• Dual Wielding: seen with the Doshu (knuckles), Kensei (swords), Lurker (crescents), Sabretooth (axes), and Valkyrie (hammers) classes.
  • Escort Mission: There are missions where you have to prevent an under-equipped character from dying. He or she takes up one of your deployable slots, d'oh!
  • Giant Mook: There are some enemies that occupy a 2x2 spot on the map instead of the typical one square per unit. They often have dangerous abilities, but can be attacked by more than 2 characters per turn as a trade-off.
  • Good Old Fisticuffs: used by any character that can equip Knuckles such as the Doshu and the Gothi.
  • Guest-Star Party Member: The good thing is you have full control over the escorted VIP.
  • Heroes Prefer Swords: Jiro pairs his sword with a shield. So do the Crusader and Zealot classes.
  • I Shall Taunt You: Guardian-type characters will usually have a move that takes the heat off of the less beefy characters in your party.
  • Kill It with Fire: Elfyra fight in this manner.
  • Large and in Charge: A lot of the act bosses and some mini-bosses are giant enemies that take up 2x2 square on the mao.
  • Large Ham: The Prophecy Belt.
  • Level Grinding: ...Do you have the appropriate enhanced gear for them? No? Back to that previous level, then.
  • Luckily, My Shield Will Protect Me: Averted. Shields raise HP, reduce incoming physical damage, and some shields have a chance to cast buffs on their wielders, raising magic defense or lowering the armor of whoever its wielder strikes next.
  • Magic Staff: Used by many spellcasters to boost their spell damage.
  • No Experience Points for Medic: Averted. The party gains levels, instead of individual characters. Skills are learned by characters when the party level hits a certain number. Even characters you never use will learn new skills, and new characters' starting skills all depend on the party level.
  • Power Equals Rarity: Blue items are rarer to find after an encounter compared to green ones, and are twice as good compared to a similarly named green item.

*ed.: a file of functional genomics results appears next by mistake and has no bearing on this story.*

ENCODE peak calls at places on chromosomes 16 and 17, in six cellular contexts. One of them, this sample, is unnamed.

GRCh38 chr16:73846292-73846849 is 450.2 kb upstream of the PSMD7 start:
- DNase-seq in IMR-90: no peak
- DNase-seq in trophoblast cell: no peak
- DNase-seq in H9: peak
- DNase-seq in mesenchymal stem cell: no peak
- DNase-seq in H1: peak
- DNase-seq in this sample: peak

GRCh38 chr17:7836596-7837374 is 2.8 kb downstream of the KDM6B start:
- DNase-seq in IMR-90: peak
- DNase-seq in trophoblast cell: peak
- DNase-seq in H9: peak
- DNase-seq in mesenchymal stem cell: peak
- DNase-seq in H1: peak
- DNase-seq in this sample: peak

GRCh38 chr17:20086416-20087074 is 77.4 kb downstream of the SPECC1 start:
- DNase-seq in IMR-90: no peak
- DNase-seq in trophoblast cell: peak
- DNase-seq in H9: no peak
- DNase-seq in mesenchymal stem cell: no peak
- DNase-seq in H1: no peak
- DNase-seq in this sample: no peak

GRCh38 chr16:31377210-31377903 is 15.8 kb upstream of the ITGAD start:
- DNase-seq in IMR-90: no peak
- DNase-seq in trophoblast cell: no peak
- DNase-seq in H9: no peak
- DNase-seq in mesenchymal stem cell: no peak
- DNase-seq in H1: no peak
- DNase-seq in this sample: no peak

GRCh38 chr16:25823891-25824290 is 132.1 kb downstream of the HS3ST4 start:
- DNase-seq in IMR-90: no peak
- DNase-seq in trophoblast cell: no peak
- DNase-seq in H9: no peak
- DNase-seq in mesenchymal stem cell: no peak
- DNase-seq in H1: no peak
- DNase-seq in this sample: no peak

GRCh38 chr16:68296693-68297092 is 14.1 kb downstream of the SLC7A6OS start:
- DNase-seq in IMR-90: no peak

• Puzzle Boss: Later stages feel like this. Case in point - 4 enemies, 3 of which explode for massive damage and can revive one of its allies including their leader. Their leader can revive all of the fallen with one spell. All come back with 100% HP and MP and can use their abilities immediately. You have only 2 units, one of which is a VIP that must not fall during the battle. Your mission - defeat all enemies.
  • Ragtag Bunch of Misfits: Jiro's company. Initially consisting of a human warrior and cleric, they are quickly joined by a jaguar-woman shaman and a legless, floating, dark elf/fire elemental sorceress - and this is still the tutorial. By the end of the first arc, a male human crusader joins them, and if the player has the money a blond warrior woman and a martial artist called a doshu can be hired.
  • RPG Elements: Your warband gains experience as they win battles, learning better skills and picking up gear with special abilities, which cannot be bought in towns.
  • Taking You with Me: If her level is high enough, Elfyra gains this as a passive ability upon losing all her Hit Points.
  • The Computer Is a Cheating Bastard:
    • When going after rogue mercenaries, they always will have more HP than your characters. Their 2-3 activated abilities are randomized, but the activation rate or percent effectiveness of their passive abilities are at least 50% better than your units of a similar class. For example: Your Khan can get up to a 20% chance to Sidestep a hit that deals physical damage. An enemy Khan on a money mission will have this evasion rate at 50%, and will still have more HP than your Khan. And this is supposedly the Normal encounter.
    • The scenario missions in the later acts can have units that move twice per turn, yet are not champions. It's not as bad as that one boss who can make your own units have the champion disadvantage and summon hard-hitting Elite Mooks.
    • The computer can use ally-only buffs on the caster. Your units of the same class, using the same buff, cannot do the same.
  • Throwing Your Shield Always Works: Zealots can throw their shields to inflict Physical damage, and have a 1 in 4 chance of disabling whoever they hit with it.
  • Villain Forgot to Level Grind: allows bosses and mini-bosses to be repeatedly defeated for loot and experience, or maybe just for revenge.